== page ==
Contra Dance was created by the union of English Country Dance and evolving musical styles and instruments. As English Country Dances moved indoors, the violin, the dulcimer, the guitar, and the tabor (a snare drum) gradually replaced the Scottish bagpipes, the sound of which carried far enough to provide accompaniment at outdoor dances. The new English Country Dance music and dances traveled to France, eventually landing in French Canada. It was in Canada that contra dance truly evolved.
French Canadians played the violin faster than the English, in the style we now call fiddling, and they often performed “crooked” tunes, which were played in triple meter. In Quebec and the northeastern United States, traditional tunes blended with Irish music and Latin rhythms to produce modern contra music. In North America, the German accordion and a mixture of percussion instruments, including bongos, spoons, and sticks, were added into the mixture. These new sounds added complexity and created acoustic diversity.
As the music evolved, so too did the dances. English Country Dancing, practiced mainly in the wealthy plantations of Virginia, came to be seen as an elite dance style, whereas contra dancing, practiced mainly in New England, became the dance of the common people. During this time, contra dance forms changed from the original square forms into the now-standard set lines. The tempo of the music was faster than that of the English Country Dance, usually between 110 and 120 beats per minute. These tempos were fast enough to entertain the younger dancers but slow enough to accommodate older dancers.
Contra dance lost popularity in the nineteenth and early twentieth centuries as industrialization and technology took root, but it resurfaced in the 1970s during the back-to-the land movement. The Thatcher and Reagan eras encouraged the continued regrowth of contra dance in the 1970s and 1980s. In the New England dance halls, especially those in the Pioneer Valley, improvisation and self-expression served as a much-needed escape from what many dancers saw as an increasingly inhospitable world.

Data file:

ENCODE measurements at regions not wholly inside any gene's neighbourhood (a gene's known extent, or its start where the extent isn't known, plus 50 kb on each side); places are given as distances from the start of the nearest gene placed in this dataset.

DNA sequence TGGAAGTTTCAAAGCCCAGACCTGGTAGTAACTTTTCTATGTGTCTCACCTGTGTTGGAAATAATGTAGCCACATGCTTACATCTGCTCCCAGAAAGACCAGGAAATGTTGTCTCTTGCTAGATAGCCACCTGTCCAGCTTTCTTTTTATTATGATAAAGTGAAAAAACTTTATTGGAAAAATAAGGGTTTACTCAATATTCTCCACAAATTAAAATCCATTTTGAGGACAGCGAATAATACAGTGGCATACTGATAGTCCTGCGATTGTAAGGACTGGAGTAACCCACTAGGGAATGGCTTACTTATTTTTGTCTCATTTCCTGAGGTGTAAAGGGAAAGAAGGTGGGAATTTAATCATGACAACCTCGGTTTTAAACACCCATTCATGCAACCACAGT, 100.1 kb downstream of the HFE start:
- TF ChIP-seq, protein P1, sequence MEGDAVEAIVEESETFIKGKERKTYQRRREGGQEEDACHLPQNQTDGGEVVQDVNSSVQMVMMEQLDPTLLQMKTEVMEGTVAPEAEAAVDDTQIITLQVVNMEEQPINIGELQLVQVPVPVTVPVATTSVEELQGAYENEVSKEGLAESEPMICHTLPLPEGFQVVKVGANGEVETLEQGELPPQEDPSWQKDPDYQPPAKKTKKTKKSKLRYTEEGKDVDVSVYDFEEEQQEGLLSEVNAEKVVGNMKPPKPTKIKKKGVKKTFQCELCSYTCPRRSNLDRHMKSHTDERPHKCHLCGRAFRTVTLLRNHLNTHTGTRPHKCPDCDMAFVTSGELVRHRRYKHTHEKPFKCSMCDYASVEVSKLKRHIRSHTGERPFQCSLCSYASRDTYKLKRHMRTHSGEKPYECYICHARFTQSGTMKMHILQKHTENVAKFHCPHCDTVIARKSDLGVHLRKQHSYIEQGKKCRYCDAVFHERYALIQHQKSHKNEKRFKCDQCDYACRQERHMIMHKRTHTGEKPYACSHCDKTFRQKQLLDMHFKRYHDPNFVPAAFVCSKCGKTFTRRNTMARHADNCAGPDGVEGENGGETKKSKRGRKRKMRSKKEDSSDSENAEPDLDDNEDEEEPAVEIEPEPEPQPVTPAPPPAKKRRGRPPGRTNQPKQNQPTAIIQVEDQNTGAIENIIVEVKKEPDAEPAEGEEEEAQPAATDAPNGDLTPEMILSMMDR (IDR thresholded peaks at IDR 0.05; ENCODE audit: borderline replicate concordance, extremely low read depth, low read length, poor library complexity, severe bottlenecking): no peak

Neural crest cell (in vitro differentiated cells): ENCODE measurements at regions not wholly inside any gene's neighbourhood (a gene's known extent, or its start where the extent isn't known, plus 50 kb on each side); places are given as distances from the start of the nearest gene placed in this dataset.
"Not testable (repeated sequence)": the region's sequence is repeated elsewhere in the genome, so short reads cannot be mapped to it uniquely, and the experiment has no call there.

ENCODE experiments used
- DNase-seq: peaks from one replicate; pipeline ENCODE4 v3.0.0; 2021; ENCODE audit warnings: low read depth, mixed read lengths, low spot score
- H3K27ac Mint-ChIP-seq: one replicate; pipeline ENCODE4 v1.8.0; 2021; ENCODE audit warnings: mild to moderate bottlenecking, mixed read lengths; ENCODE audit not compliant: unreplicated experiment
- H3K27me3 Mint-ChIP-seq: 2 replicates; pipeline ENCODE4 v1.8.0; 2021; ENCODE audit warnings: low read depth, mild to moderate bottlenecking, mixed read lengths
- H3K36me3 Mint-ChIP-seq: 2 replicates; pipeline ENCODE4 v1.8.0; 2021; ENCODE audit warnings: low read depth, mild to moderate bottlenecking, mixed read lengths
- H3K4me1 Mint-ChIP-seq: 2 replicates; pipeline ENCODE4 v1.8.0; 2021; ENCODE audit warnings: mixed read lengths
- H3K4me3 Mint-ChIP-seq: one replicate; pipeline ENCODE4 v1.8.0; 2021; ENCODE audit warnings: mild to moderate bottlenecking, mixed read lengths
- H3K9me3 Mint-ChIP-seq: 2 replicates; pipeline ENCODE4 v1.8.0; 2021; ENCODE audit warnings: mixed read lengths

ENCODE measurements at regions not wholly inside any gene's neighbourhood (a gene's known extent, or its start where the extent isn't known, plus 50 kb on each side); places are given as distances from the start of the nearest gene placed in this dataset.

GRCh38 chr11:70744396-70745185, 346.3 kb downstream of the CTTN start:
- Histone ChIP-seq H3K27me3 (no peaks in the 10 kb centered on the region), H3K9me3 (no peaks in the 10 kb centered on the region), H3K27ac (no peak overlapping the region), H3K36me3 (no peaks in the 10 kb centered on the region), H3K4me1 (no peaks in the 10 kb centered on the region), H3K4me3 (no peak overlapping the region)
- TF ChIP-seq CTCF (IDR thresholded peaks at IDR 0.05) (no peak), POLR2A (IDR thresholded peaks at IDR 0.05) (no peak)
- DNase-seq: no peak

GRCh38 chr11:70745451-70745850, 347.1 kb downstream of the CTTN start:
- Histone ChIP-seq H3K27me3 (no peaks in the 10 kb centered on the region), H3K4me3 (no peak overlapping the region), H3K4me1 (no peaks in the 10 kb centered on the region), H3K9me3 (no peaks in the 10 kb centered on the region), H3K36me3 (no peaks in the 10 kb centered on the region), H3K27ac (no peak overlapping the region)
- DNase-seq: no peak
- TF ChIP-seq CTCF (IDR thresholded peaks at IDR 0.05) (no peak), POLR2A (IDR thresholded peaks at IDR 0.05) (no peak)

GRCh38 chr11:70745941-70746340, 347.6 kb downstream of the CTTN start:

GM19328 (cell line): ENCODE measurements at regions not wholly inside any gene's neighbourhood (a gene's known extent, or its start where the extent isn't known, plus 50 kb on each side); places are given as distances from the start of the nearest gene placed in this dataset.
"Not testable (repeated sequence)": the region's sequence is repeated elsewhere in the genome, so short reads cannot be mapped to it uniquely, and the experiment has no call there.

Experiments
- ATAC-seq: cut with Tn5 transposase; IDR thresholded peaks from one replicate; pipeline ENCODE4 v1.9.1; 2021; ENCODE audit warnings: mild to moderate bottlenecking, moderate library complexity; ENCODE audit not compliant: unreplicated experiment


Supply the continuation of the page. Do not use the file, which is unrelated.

In the Pioneer Valley, musical improvisation eventually became a technique of the trade. This was a defiant departure from the English Country Dance style, which was heavily influenced by Baroque and Classical music, in which musicians have little, if any, room for improvisation. Musicians who improvise in contra music do not improvise melodic lines because the melody is an important piece of contra music. Callers and dancers use it to orient themselves and to know when to switch partners, and musicians improvise by restructuring the beat of the song to add acoustic interest.
Dancers in the Pioneer Valley also participate in rhythmic improvisations. Many dancers wear wooden heels that allow them to tap or clog on the hardwood floors. Others clap eighth-note beats on the and of beat three and on beat four. Others still call out loud and high-pitched “Oo-ee!” sounds. Audience participation creates what David Cantieni calls “a symbiotic relationship between the music and the dancing.”
At the end of the day, that’s what contra dance is all about: unity, community, and fun.